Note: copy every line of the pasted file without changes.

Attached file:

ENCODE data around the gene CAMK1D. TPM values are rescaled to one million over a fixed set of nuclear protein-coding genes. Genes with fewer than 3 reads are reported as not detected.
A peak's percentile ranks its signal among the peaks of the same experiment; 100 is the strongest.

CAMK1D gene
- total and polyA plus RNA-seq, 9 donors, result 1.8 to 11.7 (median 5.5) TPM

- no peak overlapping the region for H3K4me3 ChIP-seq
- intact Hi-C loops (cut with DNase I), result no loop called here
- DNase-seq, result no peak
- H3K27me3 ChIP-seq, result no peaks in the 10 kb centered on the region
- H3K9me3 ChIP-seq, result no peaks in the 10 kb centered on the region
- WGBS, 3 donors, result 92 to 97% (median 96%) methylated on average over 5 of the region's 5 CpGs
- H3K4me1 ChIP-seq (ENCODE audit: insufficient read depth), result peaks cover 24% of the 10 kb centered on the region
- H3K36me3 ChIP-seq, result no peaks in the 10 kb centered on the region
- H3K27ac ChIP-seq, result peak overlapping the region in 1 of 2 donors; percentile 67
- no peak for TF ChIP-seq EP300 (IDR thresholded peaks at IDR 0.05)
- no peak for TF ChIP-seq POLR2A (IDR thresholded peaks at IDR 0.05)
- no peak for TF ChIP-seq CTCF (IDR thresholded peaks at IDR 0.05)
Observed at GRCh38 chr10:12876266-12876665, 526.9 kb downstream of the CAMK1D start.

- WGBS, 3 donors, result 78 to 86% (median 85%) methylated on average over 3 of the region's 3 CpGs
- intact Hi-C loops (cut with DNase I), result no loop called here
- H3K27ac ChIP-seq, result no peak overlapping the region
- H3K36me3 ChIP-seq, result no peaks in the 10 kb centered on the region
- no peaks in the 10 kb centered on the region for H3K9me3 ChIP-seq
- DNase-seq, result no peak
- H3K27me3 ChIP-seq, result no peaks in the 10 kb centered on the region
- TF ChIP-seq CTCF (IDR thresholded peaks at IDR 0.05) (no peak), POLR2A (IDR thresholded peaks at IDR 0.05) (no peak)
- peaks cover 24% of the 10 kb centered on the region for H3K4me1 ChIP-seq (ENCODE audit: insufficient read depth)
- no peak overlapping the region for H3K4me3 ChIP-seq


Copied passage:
ENCODE data around the gene CAMK1D. TPM values are rescaled to one million over a fixed set of nuclear protein-coding genes. Genes with fewer than 3 reads are reported as not detected.
A peak's percentile ranks its signal among the peaks of the same experiment; 100 is the strongest.

CAMK1D gene
- total and polyA plus RNA-seq, 9 donors, result 1.8 to 11.7 (median 5.5) TPM

- no peak overlapping the region for H3K4me3 ChIP-seq
- intact Hi-C loops (cut with DNase I), result no loop called here
- DNase-seq, result no peak
- H3K27me3 ChIP-seq, result no peaks in the 10 kb centered on the region
- H3K9me3 ChIP-seq, result no peaks in the 10 kb centered on the region
- WGBS, 3 donors, result 92 to 97% (median 96%) methylated on average over 5 of the region's 5 CpGs
- H3K4me1 ChIP-seq (ENCODE audit: insufficient read depth), result peaks cover 24% of the 10 kb centered on the region
- H3K36me3 ChIP-seq, result no peaks in the 10 kb centered on the region
- H3K27ac ChIP-seq, result peak overlapping the region in 1 of 2 donors; percentile 67
- no peak for TF ChIP-seq EP300 (IDR thresholded peaks at IDR 0.05)
- no peak for TF ChIP-seq POLR2A (IDR thresholded peaks at IDR 0.05)
- no peak for TF ChIP-seq CTCF (IDR thresholded peaks at IDR 0.05)
Observed at GRCh38 chr10:12876266-12876665, 526.9 kb downstream of the CAMK1D start.

- WGBS, 3 donors, result 78 to 86% (median 85%) methylated on average over 3 of the region's 3 CpGs
- intact Hi-C loops (cut with DNase I), result no loop called here
- H3K27ac ChIP-seq, result no peak overlapping the region
- H3K36me3 ChIP-seq, result no peaks in the 10 kb centered on the region
- no peaks in the 10 kb centered on the region for H3K9me3 ChIP-seq
- DNase-seq, result no peak
- H3K27me3 ChIP-seq, result no peaks in the 10 kb centered on the region
- TF ChIP-seq CTCF (IDR thresholded peaks at IDR 0.05) (no peak), POLR2A (IDR thresholded peaks at IDR 0.05) (no peak)
- peaks cover 24% of the 10 kb centered on the region for H3K4me1 ChIP-seq (ENCODE audit: insufficient read depth)
- no peak overlapping the region for H3K4me3 ChIP-seq